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Biography

I’ve actually worked for Southbank Sinfonia before, at the end of 2016 when I was a Communications Intern with Matt. They managed to suck me back in with their charm and brilliance and so here I am again!

I’ve actually worked for Southbank Sinfonia before, at the end of 2016 when I was a Communications Intern with Matt. They managed to suck me back in with their charm and brilliance and so here I am again! 

I was born into a musical family, a blessing and a curse; there was help at hand when I wanted it, but there also plenty available when I didn’t want it, and I’d often get told I was ‘practising incorrectly’ by my parents listening from the other room! 

I started learning the recorder when I was six and took up the clarinet when I was eight. Although most people start with the recorder and then give it up in favour of their new instrument, I continued with both until I was 18, so I am one of the few people cool enough to say that I have an ABRSM Grade 8 Recorder certificate – with distinction! I’m also a keen singer (classical and barbershop) and conductor, and on Saturday mornings I conduct the junior band at my local music centre.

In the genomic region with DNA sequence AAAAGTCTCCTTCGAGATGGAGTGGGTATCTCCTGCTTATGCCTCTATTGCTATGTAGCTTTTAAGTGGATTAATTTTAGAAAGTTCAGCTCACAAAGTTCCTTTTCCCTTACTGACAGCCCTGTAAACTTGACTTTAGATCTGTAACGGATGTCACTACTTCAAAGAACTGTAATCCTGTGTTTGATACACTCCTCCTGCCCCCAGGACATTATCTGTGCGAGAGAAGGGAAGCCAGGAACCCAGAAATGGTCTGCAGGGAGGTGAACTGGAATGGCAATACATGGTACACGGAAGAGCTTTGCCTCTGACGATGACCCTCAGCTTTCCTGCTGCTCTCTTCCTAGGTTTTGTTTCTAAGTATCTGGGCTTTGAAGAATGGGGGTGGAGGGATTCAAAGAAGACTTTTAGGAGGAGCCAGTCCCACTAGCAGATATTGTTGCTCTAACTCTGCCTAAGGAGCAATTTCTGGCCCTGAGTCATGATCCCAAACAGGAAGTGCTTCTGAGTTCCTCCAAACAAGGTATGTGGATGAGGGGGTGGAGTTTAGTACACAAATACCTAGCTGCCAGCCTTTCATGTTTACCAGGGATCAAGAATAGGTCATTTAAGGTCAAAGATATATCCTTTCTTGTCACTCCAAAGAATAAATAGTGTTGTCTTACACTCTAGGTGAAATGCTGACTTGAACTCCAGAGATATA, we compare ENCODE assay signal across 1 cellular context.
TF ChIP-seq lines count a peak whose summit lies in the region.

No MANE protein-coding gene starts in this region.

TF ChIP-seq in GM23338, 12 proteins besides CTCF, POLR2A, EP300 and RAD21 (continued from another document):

I was never the sporty type while I was at school – my free time was always spent doing various music-related activities, and I went on to study music at the University of Manchester. I knew before I started uni that I loved playing, and I’d always enjoyed the school orchestra rehearsals, but it wasn’t until I arrived at uni that I realised I wanted to be an orchestral clarinettist as a career. So when I’m not fundraising for Southbank Sinfonia, you can find me in the practice room!


QUICKFIRE QUESTIONS

What do you love about classical music?
Seeing the effect the same piece of music can have on many different people. 10 people can listen to the same piece of music and hear completely different things and experience completely different emotions. I once played a piece with an orchestra in a nursing home – I thought it was just a nice piece of music, but one of the nurses told us afterwards that one of their patients with dementia who hadn’t said a word in 10 years was dancing, smiling, and laughing. It is extraordinary the journey that a single, simple piece can take us on.

What do you do with your time when you’re not playing music?
I do a lot of private music teaching, and I sing in a barbershop quartet and chorus. I also enjoy drinking far too much tea and coffee, cooking, watching movies and TV shows, catching up with friends over a pint, and playing the occasional video game. Oh, and looking at pictures of dogs online and wishing I had one.


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